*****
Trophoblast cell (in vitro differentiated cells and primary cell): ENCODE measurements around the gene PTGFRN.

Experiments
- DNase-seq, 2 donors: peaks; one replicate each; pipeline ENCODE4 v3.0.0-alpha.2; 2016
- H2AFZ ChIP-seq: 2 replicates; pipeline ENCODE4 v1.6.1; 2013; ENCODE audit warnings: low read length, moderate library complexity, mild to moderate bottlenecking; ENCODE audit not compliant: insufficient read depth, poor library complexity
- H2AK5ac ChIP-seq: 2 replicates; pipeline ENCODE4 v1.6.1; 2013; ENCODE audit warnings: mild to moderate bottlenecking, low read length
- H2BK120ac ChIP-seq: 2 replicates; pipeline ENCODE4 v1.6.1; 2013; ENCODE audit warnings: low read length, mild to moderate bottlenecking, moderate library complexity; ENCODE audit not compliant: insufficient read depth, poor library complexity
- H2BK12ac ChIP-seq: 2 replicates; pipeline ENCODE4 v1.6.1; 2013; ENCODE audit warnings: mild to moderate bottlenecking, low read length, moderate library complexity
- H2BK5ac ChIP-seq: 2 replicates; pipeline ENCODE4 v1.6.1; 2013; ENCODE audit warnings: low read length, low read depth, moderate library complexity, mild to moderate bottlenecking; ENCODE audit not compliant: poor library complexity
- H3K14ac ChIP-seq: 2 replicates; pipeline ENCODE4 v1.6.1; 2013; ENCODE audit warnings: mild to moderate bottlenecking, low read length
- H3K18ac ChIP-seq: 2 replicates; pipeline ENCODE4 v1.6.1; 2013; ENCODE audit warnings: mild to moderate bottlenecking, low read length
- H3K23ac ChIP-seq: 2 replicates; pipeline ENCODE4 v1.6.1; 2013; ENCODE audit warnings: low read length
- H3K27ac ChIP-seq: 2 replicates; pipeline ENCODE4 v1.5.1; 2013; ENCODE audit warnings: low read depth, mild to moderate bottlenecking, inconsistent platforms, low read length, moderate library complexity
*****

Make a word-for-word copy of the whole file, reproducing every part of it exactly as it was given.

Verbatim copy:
Trophoblast cell (in vitro differentiated cells and primary cell): ENCODE measurements around the gene PTGFRN.

Experiments
- DNase-seq, 2 donors: peaks; one replicate each; pipeline ENCODE4 v3.0.0-alpha.2; 2016
- H2AFZ ChIP-seq: 2 replicates; pipeline ENCODE4 v1.6.1; 2013; ENCODE audit warnings: low read length, moderate library complexity, mild to moderate bottlenecking; ENCODE audit not compliant: insufficient read depth, poor library complexity
- H2AK5ac ChIP-seq: 2 replicates; pipeline ENCODE4 v1.6.1; 2013; ENCODE audit warnings: mild to moderate bottlenecking, low read length
- H2BK120ac ChIP-seq: 2 replicates; pipeline ENCODE4 v1.6.1; 2013; ENCODE audit warnings: low read length, mild to moderate bottlenecking, moderate library complexity; ENCODE audit not compliant: insufficient read depth, poor library complexity
- H2BK12ac ChIP-seq: 2 replicates; pipeline ENCODE4 v1.6.1; 2013; ENCODE audit warnings: mild to moderate bottlenecking, low read length, moderate library complexity
- H2BK5ac ChIP-seq: 2 replicates; pipeline ENCODE4 v1.6.1; 2013; ENCODE audit warnings: low read length, low read depth, moderate library complexity, mild to moderate bottlenecking; ENCODE audit not compliant: poor library complexity
- H3K14ac ChIP-seq: 2 replicates; pipeline ENCODE4 v1.6.1; 2013; ENCODE audit warnings: mild to moderate bottlenecking, low read length
- H3K18ac ChIP-seq: 2 replicates; pipeline ENCODE4 v1.6.1; 2013; ENCODE audit warnings: mild to moderate bottlenecking, low read length
- H3K23ac ChIP-seq: 2 replicates; pipeline ENCODE4 v1.6.1; 2013; ENCODE audit warnings: low read length
- H3K27ac ChIP-seq: 2 replicates; pipeline ENCODE4 v1.5.1; 2013; ENCODE audit warnings: low read depth, mild to moderate bottlenecking, inconsistent platforms, low read length, moderate library complexity